Google doesn’t have to be a mind-reader to know what you want and need
“How long will it take before phones can read our minds? It’d be awesome if this thing could just know what I want,” a friend recently mused, while staring at his beloved Android device. He glanced up when I replied. “It doesn’t need to read your mind to know what you want.”
“A mobile phone has eyes, ears, a skin, and knows your location,” Google senior vice president Vic Gundotra said while demonstrating the good ol’ Nexus One in early 2010, according to Steven Levy’s In The Plex. “Eyes, because you never see one that doesn’t have a camera. Ears, because they all have microphones. Skin because a lot of these devices are touch screens. And GPS allows you to know your location.”
Two years after Gundotra’s remarks, the phone you’re carrying likely has a lot of extra parts: An accelerometer, a gyroscope, a barometer, ambient light sensors, a compass, and so on. It knows more than ever, too — thanks to tighter integration into the cloud.
In another year or two — or however long it takes for Google’s Project Glass to arrive in the hands of consumers — your phone will be even more powerful. It’ll have the ability to interact with a sleek device which sits on your face all day. The sheer quantity of data this connection will add into the mix is mind-boggling. Glass will see exactly what you see, it will know when you tilt your head with interest, it will understand the significance of your body movements, and perhaps it might even know when your eyes widen in excitement.
At this point, you can choose to sound the alarm and shout that it’s terrifying that some devices — or, since we’re focusing on Google, a single company — will know so much about you. Or you can take a leap of faith — as you do every time you send an email, type out a Search query, add another card to your Google Wallet account, and so on — and embrace the convenience that’s to come.
“What may take 30 to 60 seconds on a phone will instead take two to four seconds on Glass.” Steve Lee, product director for Project Glass.
“If you walk around the streets of New York, people have their smartphones out and they’re looking down. They do that while they’re standing around, waiting for a bus or a taxi, or while they’re walking. Even if you go out to dinner with a friend or a date, the technology is taking them away,” Lee explained. With Glass, there’ll be almost no interruption, no delay.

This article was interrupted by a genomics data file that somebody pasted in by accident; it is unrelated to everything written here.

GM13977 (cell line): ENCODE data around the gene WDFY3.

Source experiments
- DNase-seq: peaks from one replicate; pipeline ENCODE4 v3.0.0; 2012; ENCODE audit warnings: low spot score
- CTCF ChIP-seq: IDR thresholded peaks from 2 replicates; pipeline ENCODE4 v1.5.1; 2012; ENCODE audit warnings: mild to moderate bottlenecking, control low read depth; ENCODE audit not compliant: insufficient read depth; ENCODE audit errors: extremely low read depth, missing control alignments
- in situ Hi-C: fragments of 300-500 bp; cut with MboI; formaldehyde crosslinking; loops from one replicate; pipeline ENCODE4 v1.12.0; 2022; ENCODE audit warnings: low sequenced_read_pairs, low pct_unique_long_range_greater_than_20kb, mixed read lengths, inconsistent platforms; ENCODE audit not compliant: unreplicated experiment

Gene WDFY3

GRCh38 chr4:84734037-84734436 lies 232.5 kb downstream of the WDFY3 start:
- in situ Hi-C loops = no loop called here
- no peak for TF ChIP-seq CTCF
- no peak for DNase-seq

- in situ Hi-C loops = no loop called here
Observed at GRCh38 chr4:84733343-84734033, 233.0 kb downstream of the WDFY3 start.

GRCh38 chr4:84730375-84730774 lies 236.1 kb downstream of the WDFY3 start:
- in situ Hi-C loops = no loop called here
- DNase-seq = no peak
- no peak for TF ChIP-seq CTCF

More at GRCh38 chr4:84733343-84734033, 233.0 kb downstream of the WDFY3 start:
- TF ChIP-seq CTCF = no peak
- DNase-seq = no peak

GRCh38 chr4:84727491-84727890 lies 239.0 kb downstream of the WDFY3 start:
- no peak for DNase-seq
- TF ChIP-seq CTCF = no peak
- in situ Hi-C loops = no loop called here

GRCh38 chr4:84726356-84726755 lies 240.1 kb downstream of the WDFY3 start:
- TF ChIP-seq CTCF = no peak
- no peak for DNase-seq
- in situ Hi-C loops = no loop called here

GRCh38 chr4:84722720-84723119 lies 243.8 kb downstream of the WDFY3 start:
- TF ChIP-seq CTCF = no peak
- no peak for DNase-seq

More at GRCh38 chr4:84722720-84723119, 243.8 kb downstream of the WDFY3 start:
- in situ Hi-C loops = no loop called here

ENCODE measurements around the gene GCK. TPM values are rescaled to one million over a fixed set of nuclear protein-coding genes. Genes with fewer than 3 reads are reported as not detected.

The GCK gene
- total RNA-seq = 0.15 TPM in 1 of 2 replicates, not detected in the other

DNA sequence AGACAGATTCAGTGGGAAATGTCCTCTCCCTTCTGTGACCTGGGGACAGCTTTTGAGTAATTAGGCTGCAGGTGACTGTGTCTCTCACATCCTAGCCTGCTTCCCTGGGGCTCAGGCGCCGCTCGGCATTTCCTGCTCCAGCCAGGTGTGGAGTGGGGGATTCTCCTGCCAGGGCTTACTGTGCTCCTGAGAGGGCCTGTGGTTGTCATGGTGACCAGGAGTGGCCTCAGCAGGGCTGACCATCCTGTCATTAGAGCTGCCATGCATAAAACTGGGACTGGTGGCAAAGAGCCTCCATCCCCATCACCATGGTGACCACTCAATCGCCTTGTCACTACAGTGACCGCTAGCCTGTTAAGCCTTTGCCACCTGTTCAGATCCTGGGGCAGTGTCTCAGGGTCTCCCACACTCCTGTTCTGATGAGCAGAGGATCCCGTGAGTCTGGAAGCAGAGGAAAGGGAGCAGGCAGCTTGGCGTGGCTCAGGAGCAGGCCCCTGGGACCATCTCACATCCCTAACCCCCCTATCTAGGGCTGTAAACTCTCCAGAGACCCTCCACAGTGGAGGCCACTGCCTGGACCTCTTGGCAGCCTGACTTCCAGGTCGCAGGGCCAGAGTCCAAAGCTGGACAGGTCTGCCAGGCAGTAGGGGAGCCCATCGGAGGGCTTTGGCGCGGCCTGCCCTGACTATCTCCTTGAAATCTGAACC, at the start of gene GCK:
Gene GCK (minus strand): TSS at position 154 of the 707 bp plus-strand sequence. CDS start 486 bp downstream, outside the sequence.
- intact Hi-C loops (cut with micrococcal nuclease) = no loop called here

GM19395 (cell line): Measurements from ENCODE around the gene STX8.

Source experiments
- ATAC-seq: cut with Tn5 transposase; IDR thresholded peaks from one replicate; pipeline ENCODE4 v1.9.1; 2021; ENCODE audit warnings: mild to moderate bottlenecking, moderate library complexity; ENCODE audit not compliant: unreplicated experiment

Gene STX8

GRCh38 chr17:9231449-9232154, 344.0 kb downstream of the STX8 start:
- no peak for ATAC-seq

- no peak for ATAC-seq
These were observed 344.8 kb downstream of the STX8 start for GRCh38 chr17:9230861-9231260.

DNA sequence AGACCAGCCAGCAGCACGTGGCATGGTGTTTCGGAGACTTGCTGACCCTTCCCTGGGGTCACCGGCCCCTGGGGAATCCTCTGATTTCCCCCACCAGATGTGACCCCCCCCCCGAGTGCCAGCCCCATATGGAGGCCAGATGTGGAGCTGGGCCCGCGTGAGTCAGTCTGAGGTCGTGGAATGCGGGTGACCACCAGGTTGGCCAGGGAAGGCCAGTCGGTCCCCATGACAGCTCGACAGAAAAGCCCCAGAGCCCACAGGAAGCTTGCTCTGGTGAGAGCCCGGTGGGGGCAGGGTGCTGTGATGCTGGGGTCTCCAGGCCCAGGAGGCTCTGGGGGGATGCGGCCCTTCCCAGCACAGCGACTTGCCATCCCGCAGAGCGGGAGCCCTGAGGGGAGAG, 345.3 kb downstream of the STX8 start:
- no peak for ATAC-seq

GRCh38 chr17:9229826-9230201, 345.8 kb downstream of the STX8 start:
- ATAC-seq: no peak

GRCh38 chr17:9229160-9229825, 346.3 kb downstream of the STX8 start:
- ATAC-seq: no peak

Don’t for a second think that all the magic happens because of the hardware though. Everything always goes back to Google’s roots — its ability to put data into context.
“We’ve often said the perfect search engine will provide you with exactly what you need to know at exactly the right moment, potentially without you having to ask for it,” Jon Wiley, lead user experience designer for Google Search. He was discussing a research exercise which sought to explore which information people need, but don’t seek out on Google.
Wiley’s research exercise brings to mind not only what Google Now updates could offer, but also something that Google co-founder Sergey Brin explained to Levy back in 2004. In the future, he said, “you can have computers that pay attention to what’s going on around them and suggest useful information.”
That future — and those computers — are now and Glass. What if that little device noticed that you keep turning to look at a particular store’s window display? Perhaps it’ll recommend the dress you saw there the next time you’re idly searching through Google Shopping. What if Glass recognizes, based on your erratic body movements, that you’re doing one of those “I gotta pee! I gotta pee!” dances and hopping from one foot to the other? Maybe it’ll guide you to the nearest bathroom before you even need to enter a search query. What if you kept staring intently, without blinking, at the guy sitting across from you on the subway? Might Glass understand your interest and tell you that the man looks familiar because he was the lead actor in a romantic comedy you recently watched?
“[Y]ou can imagine your brain being augmented by Google,” Google co-founder Larry Page said to Reuters in Feb. 2004. “For example you think about something and your cell phone could whisper the answer into your ear.”
Or perhaps you won’t even need to think about something. Google will soon know what you want to know before you even realize it.